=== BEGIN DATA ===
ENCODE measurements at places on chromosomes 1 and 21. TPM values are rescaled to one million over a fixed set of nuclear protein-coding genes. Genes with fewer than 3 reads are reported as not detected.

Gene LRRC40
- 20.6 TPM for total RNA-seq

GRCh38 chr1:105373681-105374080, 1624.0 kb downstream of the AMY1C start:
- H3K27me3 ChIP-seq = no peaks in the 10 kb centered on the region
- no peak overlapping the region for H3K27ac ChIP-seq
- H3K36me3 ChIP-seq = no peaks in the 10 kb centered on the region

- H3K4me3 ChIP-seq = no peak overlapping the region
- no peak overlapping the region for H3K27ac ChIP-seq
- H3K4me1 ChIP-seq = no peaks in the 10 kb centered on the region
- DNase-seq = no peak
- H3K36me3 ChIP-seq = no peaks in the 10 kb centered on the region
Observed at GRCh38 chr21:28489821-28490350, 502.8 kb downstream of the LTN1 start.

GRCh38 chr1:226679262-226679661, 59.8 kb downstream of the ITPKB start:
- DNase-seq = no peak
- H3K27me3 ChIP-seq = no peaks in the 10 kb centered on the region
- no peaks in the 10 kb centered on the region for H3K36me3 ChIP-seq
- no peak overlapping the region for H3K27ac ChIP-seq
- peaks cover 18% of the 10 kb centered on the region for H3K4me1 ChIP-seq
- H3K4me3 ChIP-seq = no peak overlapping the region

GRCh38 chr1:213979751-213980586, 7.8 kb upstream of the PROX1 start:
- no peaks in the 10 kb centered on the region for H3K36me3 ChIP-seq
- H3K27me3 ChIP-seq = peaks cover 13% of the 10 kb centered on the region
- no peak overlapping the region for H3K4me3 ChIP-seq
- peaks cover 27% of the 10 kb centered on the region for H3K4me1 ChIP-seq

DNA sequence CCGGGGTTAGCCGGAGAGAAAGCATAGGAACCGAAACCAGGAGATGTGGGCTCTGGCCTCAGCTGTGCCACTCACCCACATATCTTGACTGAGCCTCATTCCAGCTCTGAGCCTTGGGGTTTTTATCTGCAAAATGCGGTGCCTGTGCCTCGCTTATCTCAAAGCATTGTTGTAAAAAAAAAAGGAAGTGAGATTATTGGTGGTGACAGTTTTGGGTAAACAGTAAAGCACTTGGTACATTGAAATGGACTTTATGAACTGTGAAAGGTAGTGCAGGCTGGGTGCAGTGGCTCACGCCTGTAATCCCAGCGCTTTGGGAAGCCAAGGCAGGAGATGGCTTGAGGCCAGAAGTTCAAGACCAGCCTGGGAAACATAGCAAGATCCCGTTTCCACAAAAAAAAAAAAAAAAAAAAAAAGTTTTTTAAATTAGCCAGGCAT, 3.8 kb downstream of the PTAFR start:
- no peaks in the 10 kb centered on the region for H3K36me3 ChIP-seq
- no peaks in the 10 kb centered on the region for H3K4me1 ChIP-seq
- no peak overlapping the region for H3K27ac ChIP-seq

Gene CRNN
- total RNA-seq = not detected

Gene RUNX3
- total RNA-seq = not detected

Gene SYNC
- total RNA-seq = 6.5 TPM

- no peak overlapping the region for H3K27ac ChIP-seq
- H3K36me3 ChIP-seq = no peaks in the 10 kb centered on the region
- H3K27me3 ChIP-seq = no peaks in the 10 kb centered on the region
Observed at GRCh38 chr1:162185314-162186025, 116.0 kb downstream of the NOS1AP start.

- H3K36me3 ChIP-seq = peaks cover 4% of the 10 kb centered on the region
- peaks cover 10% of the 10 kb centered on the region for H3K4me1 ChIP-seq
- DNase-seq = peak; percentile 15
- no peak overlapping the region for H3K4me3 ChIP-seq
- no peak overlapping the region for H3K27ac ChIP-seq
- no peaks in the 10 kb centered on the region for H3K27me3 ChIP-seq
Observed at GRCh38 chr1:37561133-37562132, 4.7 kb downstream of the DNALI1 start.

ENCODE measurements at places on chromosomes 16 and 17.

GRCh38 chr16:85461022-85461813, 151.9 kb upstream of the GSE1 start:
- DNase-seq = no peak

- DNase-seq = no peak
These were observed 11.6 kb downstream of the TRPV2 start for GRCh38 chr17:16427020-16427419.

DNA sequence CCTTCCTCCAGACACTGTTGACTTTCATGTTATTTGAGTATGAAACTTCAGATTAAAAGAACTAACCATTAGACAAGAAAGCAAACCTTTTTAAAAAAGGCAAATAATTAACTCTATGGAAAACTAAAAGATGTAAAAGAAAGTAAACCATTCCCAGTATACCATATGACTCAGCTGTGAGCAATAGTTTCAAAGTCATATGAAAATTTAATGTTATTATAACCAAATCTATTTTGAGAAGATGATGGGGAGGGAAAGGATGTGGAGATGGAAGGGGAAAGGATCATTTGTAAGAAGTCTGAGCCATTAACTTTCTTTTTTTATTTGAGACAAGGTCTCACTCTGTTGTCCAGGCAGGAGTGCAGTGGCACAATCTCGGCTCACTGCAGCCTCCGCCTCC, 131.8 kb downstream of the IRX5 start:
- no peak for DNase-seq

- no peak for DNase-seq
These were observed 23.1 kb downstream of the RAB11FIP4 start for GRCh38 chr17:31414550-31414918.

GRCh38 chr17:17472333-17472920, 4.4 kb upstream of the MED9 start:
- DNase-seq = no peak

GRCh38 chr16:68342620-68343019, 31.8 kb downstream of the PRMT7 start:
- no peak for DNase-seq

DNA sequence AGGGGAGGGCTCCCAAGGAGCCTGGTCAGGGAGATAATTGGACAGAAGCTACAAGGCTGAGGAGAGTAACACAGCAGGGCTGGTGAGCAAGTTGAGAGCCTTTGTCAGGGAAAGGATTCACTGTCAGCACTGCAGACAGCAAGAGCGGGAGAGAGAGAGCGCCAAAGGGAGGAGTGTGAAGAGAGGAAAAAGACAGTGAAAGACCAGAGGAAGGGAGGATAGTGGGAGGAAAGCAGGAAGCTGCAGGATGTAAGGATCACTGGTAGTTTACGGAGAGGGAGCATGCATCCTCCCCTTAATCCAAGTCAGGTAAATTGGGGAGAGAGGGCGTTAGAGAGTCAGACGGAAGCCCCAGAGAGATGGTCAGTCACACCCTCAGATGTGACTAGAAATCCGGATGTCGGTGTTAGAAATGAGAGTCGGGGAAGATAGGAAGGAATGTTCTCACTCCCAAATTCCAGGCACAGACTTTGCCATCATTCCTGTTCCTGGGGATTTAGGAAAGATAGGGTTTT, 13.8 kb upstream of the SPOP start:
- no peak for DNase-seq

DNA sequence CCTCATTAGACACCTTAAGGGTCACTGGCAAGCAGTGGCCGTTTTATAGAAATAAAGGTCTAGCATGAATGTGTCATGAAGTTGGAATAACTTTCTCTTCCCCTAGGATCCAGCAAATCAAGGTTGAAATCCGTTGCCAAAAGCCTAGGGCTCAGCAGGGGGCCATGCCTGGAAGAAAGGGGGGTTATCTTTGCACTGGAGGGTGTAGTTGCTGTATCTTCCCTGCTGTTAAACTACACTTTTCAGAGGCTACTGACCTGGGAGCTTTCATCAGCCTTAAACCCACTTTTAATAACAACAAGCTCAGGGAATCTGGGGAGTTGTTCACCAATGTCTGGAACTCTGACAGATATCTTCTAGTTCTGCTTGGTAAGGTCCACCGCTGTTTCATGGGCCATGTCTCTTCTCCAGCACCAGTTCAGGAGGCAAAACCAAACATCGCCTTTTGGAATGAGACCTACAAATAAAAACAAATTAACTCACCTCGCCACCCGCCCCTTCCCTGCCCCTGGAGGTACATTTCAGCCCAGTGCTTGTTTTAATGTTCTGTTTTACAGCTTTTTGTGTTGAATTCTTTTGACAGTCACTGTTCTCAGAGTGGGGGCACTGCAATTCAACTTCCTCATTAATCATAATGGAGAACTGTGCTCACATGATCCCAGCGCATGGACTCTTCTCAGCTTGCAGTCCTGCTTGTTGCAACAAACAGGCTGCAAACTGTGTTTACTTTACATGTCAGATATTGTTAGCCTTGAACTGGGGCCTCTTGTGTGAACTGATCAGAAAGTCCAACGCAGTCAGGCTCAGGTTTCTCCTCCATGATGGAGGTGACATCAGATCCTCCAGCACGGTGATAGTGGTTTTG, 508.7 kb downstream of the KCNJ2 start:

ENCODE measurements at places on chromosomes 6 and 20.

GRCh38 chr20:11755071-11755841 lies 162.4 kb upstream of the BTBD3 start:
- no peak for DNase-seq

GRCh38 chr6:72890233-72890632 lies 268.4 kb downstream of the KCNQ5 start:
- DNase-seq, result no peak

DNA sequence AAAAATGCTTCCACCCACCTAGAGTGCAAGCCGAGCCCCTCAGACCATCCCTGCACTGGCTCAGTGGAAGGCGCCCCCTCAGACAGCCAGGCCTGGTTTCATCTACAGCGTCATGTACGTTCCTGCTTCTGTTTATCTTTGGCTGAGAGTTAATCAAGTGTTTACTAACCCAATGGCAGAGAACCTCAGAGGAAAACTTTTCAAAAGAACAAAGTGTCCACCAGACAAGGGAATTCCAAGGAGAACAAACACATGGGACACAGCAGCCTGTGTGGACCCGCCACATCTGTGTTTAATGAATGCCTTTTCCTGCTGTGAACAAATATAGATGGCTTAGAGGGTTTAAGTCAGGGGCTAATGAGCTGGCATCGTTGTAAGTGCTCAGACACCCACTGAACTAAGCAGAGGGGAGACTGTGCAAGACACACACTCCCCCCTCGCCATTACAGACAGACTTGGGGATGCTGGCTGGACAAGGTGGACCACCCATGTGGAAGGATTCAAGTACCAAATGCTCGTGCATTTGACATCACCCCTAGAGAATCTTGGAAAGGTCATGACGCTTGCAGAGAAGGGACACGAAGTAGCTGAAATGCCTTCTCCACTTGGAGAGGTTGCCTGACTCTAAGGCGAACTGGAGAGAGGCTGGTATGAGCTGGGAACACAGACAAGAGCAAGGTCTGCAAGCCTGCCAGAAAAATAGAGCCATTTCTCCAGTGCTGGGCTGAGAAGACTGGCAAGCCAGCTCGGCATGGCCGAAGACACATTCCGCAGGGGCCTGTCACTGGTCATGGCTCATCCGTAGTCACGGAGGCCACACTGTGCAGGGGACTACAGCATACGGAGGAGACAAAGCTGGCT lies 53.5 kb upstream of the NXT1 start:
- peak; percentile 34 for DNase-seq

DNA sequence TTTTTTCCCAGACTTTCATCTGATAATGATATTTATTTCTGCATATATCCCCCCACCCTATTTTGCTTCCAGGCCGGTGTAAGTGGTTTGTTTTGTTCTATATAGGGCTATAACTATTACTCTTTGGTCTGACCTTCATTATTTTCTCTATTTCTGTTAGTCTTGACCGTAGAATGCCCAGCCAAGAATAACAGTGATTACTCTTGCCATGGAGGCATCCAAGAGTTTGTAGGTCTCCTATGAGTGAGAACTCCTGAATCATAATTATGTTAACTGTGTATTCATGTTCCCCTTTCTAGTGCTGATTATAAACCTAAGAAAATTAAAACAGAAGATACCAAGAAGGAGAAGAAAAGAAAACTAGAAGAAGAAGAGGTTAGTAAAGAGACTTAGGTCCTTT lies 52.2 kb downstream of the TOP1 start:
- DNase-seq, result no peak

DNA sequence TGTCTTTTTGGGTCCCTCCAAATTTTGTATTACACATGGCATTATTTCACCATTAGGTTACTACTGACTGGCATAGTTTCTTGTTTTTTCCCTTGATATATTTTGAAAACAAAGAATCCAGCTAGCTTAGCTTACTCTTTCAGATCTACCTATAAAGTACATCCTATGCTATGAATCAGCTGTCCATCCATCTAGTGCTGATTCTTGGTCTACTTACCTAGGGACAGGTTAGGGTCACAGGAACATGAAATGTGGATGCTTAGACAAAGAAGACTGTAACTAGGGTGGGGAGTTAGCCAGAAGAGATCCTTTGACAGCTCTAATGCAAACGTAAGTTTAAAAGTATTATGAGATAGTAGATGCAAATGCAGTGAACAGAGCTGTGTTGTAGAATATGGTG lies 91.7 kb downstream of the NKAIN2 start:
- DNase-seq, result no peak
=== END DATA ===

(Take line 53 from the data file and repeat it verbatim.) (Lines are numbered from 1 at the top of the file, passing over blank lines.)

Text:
- no peak for DNase-seq